Online writing and reporting has decimated the respect once reserved for the arts, not only because anyone can write anything but because so many web-based pop culture sites have become fixated on attention-getting guerilla tactics such as “Why (currently hot pop act here) Sucks” stories. As a result, the idea of paid critics as the go-to arbiters of what’s good and bad has become old hat. After all, if anyone can submit any review for any movie, play or performer they’ve seen, or any new single/album they’ve listened to, what makes the professional opinion such a big deal? How about this: the best critics understand (or ought to understand) all the elements contributing to a great work of art – the production, the writing, the backstories of the performers, etc. – more than those of us who don’t bother or have the time to break down a movie or album to examine what went into it. And that brings us to…



 While there’s nothing wrong with having hundreds of reviews of just-opened movies at the click of a mouse, it doesn’t touch entrusting the decision to see or not to see to critics whose passion for film itself makes for great viewing. During a near 20-year run on television, Gene Siskel and Roger Ebert were themselves the best advertisement for going to movies. In the end, it didn’t matter whether the pair agreed or disagreed (the latter always better), or liked or hated a film: like the DJs mentioned earlier, they became bigger than what they discussed every week. Even if I had no desire (or more realistically, no money) to see movies (such as this time each year, the calm before the summer storm), Siskel and Ebert were must-see just to know what was going on at the multiplex. They always made reviewing look easy, even though it clearly isn’t. With so many students of film out there, why another team of critics with the same smarts and chemistry (or lack thereof) hasn’t emerged via any video source to help make sense of movies (and for that matter the Oscars) is a head-scratcher.



 Prince said it best in one of his biggest hits: “This life you’re on your own.” With the possible exception of Apple, good help isn’t easy to come by anymore. If you’ve ever tried to Google information about your specific problem or get answers on any company’s help page, or spent an hour (or entire day) on the phone with Verizon, you understand. In other words, the modern day equivalents of gas station attendants who cleaned your windows and checked your oil no questions asked – or closer to the pop culture world, the person in the record store who could help you find that song or suggest what album your significant other might like – are poor substitutes.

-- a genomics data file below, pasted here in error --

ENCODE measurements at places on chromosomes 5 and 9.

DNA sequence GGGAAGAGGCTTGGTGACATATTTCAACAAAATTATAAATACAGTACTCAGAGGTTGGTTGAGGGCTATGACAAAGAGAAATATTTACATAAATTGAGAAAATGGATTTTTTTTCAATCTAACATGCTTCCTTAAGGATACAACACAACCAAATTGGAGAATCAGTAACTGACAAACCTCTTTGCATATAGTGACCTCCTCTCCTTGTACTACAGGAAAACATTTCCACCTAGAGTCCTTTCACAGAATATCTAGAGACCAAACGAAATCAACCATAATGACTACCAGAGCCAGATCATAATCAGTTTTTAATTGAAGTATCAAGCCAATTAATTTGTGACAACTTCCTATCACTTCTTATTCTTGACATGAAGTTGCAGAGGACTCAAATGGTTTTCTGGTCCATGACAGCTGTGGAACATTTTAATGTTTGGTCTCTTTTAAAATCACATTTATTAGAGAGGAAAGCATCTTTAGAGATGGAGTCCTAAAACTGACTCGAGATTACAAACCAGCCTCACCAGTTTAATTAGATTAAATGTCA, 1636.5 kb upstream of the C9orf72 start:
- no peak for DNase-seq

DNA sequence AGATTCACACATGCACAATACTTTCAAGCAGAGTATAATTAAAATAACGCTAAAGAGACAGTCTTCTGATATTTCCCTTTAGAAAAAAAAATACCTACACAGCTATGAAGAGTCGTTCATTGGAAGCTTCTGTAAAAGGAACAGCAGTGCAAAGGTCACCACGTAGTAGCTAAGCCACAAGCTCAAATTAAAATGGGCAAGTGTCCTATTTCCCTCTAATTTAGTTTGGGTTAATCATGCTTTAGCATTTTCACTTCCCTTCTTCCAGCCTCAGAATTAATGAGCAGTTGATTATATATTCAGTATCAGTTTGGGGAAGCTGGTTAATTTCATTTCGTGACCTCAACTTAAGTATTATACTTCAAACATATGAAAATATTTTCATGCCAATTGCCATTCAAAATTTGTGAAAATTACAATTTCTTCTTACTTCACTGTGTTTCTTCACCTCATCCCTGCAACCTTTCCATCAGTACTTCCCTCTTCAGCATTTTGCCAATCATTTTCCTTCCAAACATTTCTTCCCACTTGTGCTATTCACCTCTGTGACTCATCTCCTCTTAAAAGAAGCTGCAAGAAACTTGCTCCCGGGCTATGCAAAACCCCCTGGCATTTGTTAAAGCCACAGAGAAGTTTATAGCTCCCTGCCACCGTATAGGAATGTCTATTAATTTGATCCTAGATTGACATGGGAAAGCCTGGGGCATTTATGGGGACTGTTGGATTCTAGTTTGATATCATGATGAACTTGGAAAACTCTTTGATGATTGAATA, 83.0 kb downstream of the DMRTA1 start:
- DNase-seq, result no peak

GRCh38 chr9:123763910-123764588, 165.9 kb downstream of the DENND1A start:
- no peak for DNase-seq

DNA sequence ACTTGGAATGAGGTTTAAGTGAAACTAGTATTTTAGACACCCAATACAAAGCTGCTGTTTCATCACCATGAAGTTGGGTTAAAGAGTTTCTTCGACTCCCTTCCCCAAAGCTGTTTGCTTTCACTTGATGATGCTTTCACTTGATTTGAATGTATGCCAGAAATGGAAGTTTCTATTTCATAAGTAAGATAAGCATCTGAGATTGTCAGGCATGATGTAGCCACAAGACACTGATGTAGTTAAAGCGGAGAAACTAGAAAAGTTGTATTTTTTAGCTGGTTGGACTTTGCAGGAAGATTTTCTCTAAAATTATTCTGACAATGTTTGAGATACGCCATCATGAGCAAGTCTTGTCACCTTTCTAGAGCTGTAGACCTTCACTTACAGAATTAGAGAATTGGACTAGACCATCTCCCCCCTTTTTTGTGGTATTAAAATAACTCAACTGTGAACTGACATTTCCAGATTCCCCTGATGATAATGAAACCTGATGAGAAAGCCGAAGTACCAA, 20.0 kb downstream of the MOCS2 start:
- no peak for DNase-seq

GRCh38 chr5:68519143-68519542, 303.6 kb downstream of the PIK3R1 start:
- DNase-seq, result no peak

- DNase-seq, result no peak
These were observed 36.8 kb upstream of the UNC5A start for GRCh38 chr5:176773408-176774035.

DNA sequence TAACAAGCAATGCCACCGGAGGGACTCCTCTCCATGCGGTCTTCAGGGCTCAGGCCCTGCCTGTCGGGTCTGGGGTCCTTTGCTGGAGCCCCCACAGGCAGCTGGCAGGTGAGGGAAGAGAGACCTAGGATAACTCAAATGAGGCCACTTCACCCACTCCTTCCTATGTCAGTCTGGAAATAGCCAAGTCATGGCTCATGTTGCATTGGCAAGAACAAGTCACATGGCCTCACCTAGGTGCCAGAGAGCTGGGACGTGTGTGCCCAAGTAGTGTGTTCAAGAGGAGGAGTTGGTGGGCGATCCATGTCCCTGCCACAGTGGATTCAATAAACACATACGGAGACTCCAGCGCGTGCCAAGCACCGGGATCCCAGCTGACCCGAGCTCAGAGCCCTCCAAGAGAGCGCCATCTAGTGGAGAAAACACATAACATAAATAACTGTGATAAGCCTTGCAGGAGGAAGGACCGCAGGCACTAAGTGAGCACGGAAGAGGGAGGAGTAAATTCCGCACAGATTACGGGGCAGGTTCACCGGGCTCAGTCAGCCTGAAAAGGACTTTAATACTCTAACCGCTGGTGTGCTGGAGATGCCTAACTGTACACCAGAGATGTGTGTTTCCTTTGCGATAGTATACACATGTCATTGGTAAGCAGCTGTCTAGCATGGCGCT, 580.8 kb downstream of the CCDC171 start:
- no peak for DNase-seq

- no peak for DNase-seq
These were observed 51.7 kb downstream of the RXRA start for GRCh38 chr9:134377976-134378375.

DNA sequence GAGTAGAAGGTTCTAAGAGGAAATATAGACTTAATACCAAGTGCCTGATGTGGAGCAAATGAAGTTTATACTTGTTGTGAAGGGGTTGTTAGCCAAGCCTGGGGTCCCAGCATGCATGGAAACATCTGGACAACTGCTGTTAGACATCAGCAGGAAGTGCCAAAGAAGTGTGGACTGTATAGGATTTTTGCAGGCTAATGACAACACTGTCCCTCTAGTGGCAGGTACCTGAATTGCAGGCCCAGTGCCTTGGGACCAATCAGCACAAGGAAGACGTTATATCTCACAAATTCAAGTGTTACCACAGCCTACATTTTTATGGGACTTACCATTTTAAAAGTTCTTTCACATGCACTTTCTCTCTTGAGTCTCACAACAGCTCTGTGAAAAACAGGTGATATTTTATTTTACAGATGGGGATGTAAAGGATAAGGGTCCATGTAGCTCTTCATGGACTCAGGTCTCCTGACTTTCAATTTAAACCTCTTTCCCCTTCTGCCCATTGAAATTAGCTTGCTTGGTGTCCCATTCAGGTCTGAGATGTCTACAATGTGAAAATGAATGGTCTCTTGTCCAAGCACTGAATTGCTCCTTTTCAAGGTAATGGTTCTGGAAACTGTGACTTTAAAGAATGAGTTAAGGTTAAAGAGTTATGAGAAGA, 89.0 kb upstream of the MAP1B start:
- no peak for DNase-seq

Just as radio has attempted to ‘borrow’ talent from other media hoping name recognition translates to ratings, what few network game shows are left have done the same. Not to take anything from Drew Carey, a brilliant comedian who replaced the iconic Bob Barker as host of The Price Is Right several years ago, but like being a radio DJ (which many game show hosts were at one time) being ‘master of ceremonies’ is a special talent in and of itself. Beyond Ryan Seacrest and Carson Daly, is this species extinct?



 Related to the above, here’s another broadcast type that’s fallen off the radar except for the occasional late night talk sidekick-throwback, such as The Tonight Show Starring Jimmy Fallon’s Steve Higgins (Steve who?). The announcer was one of the best things about pre-TV radio to make the move to the visual medium, even if on the surface that didn’t make a lot of sense. But they adapted by being not only the “identifying voice” of a show but also by playing foil to its host, sometimes getting the best lines.



 We may be healthier for all we now know about what’s really in a McDonald’s hamburger, but are we happier? Fast food and chain restaurants – and before those, local car hops and burger joints - may have questionable reputations in this day and age, but they were, at their peaks, rites of passage and family destinations. Put another way, they’ve given us shared experiences as a nation. Granted, we’re seeing a new wave of burger and not-so-fast food places, but a lot of that business is take-home, so the experience of going out to eat for simple American food continues to fade as we become less united by activities that were once standard fare (as well as by the rise of vegetarianism, veganism and gluten-free diets).



 Sure, you could still run into your neighbors at the mall or local sterile collection of chain retailers. That and the growing-more-every-day choice - staying home, shopping on Amazon and refraining from any contact with the outside world – have rendered Main Street obsolete. The commercial viability of the small town ‘square’ may be a thing of the past (with the exception of the well-to-do communities where it’s survived by going super-upscale), but there’s something to be said not just for its obvious charm but the idea of immersing oneself into the community by spending time there. It’s safe to say nothing’s truly replaced this.



 Little needs to be said about this after the recent 50th-anniversary blitz. Except that, it was very much like the current generation of artists and media practitioners saying, we give up. No one or nothing has, and perhaps ever will, replace them.


  Hz So Good online (current issue and archive back to 2010) at http://www.60s70s.org/HzSoGood/.